Free College Education Is Not Free

Politicians make promises. Of course, a lot of voters are also quite cynical. There are, however, promises that are obviously difficult to keep. There are also promises that may be attractive at first, but after a thoughtful analysis, may actually end up hurting society. One example is free tuition in state colleges. We in fact have heard this from Bernie Sanders in the US. In the Philippines, there is a bill currently filed in the Senate for free college in state universities and colleges (SUCs). Appealing this proposal maybe, free college education is not free.

Above copied from the Senate of the Philippines Facebook page
Such bill is actually as bad as the DepEd K+12 law passed in 2013. One glaring similarity between the two is the lack of consideration for what is necessary to implement the law. Another is its complete neglect of unintended consequences. And lastly, although both claim to help the poor, these measures will make matters worse. 

Free college education is not free. Similar to basic education, it requires input or resources, which are funded either through taxes or foreign loans. The teaching resources required for higher education are also different from those necessary for elementary and high school education. Teaching in a college or university requires scholarship, after all, higher education means exploring the frontiers of human knowledge. Higher education also differs from basic education because the former values the experience more than the degree it provides. A higher education institution is a community of teachers and scholars. The inputs necessary to support a college or university are therefore vastly different from that of basic education. The highly skilled workforce required to keep an institution of higher education running amounts to substantial costs. There are a few countries in the world that do offer college free of tuition. Ironically, these are also the same countries that have lower percentages of their population with a college degree. Both France and Germany, countries that have free colleges, have lower college-educated adults than the United States, Japan, South Korea, and Canada, countries that do not have free colleges.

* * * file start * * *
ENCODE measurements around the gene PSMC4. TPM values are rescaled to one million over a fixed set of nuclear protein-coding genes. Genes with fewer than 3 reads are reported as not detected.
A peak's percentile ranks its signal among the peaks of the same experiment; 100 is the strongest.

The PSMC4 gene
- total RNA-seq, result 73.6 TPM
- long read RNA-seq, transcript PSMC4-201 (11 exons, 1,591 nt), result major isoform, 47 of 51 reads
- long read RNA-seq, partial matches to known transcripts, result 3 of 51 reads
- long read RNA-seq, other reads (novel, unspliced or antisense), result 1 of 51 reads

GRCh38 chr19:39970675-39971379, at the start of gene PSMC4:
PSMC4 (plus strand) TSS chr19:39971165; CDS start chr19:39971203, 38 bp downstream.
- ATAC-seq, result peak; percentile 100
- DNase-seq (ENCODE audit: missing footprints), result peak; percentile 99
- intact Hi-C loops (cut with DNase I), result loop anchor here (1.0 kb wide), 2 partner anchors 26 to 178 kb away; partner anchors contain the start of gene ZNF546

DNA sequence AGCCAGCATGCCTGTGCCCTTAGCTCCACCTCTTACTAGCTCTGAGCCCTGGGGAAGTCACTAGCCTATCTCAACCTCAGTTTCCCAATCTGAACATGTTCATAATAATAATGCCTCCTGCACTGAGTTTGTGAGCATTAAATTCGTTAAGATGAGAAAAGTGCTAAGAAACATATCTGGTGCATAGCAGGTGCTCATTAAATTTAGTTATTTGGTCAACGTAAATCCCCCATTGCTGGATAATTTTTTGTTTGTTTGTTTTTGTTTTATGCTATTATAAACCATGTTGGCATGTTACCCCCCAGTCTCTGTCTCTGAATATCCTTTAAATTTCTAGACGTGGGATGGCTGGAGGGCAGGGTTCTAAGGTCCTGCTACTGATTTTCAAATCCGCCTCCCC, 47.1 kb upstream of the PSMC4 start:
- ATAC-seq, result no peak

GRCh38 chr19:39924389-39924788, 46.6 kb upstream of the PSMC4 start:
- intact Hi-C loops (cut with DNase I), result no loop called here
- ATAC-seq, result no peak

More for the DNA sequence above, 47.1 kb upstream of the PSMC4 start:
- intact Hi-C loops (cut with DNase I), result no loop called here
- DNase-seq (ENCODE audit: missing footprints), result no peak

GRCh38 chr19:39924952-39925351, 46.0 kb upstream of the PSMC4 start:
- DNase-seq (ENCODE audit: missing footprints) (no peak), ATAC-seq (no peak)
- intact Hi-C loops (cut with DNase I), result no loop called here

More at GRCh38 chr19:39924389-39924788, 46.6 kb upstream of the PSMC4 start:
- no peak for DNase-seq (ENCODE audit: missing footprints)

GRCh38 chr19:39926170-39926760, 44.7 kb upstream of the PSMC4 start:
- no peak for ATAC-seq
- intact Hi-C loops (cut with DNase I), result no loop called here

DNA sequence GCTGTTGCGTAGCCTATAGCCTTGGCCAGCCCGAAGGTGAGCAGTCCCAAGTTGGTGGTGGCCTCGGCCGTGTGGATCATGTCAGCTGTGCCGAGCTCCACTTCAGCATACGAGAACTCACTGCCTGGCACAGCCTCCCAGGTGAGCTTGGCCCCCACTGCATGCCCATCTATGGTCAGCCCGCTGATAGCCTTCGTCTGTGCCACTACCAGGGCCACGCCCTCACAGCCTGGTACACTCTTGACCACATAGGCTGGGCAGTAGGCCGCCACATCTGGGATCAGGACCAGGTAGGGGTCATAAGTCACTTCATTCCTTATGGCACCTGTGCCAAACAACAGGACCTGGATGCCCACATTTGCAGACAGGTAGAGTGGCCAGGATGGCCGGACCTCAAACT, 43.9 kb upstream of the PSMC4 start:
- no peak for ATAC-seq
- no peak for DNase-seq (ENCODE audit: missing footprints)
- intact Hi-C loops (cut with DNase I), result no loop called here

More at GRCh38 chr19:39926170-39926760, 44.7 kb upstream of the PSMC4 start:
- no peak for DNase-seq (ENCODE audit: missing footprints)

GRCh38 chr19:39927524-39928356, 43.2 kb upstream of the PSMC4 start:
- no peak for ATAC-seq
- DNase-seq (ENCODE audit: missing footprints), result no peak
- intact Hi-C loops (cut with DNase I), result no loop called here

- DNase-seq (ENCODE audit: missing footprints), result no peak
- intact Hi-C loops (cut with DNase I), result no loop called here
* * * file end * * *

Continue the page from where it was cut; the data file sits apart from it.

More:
And as in any advertisements that we hear on the radio, there are details at the end that actually warrant more our attention. In Germany, for instance, tracking begins early in basic education such that enrollment in colleges becomes very selective. This, of course, becomes a necessary evil because of the plain fact that no country can really afford to give college education to everyone. In the case of the Philippines, the country cannot even provide for the senior high school years. Therefore, selection is necessary. Interestingly, the tracking introduced in DepEd's K to 12 is already in place. Free college education only hurts the poor as much needed resources for basic education are going to be stretched even further. And, of course, schools that serve primarily poor children are the first to suffer. If poor students cannot even finish high school, offering free college is really an empty promise meant to get popular votes but no fruitful action.

The bill in front of the Philippines Senate claims to help poor students who want to finish college. Poor students are already failing in basic education. It is then very highly unlikely for these students to even apply for college admissions. There are indeed some poor students who are able to beat the odds. It is more prudent then to ensure that these students receive full scholarships and living allowances than to offer free college education to all. 

Unintended consequences are also present. Governments are often incapable of raising the quality of education. There is ample evidence out there. Quality in higher education is sure to suffer when it does not have the funding necessary for its operations. Private institutions of higher learning are going to be forced to close as their student enrollments plummet. Will the government then resort to handing vouchers for those who wish to enter a private college?

The Philippines must focus its limited resources in tackling the problems of basic education first. The biggest problem in higher education in the Philippines is quality not accessibility. Quality must be addressed first. Doing otherwise only creates two monstrous disasters.